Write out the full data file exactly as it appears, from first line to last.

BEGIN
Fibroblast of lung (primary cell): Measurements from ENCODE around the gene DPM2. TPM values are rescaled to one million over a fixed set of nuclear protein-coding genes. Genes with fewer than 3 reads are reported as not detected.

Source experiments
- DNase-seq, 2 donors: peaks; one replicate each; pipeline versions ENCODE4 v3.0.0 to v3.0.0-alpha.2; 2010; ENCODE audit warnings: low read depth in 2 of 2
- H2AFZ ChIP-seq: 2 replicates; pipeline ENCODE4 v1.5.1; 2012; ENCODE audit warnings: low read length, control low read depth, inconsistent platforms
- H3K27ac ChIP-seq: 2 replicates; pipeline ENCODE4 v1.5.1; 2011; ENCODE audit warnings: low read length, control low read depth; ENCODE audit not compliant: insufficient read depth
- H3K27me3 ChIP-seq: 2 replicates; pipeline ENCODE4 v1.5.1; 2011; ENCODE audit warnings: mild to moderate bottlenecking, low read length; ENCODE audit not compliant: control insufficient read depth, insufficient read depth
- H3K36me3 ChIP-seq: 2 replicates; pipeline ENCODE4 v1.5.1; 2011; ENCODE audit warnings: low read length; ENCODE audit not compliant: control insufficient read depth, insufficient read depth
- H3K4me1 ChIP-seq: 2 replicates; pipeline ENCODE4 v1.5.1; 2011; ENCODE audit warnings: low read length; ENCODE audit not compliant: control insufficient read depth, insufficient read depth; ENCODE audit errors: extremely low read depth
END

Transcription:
Fibroblast of lung (primary cell): Measurements from ENCODE around the gene DPM2. TPM values are rescaled to one million over a fixed set of nuclear protein-coding genes. Genes with fewer than 3 reads are reported as not detected.

Source experiments
- DNase-seq, 2 donors: peaks; one replicate each; pipeline versions ENCODE4 v3.0.0 to v3.0.0-alpha.2; 2010; ENCODE audit warnings: low read depth in 2 of 2
- H2AFZ ChIP-seq: 2 replicates; pipeline ENCODE4 v1.5.1; 2012; ENCODE audit warnings: low read length, control low read depth, inconsistent platforms
- H3K27ac ChIP-seq: 2 replicates; pipeline ENCODE4 v1.5.1; 2011; ENCODE audit warnings: low read length, control low read depth; ENCODE audit not compliant: insufficient read depth
- H3K27me3 ChIP-seq: 2 replicates; pipeline ENCODE4 v1.5.1; 2011; ENCODE audit warnings: mild to moderate bottlenecking, low read length; ENCODE audit not compliant: control insufficient read depth, insufficient read depth
- H3K36me3 ChIP-seq: 2 replicates; pipeline ENCODE4 v1.5.1; 2011; ENCODE audit warnings: low read length; ENCODE audit not compliant: control insufficient read depth, insufficient read depth
- H3K4me1 ChIP-seq: 2 replicates; pipeline ENCODE4 v1.5.1; 2011; ENCODE audit warnings: low read length; ENCODE audit not compliant: control insufficient read depth, insufficient read depth; ENCODE audit errors: extremely low read depth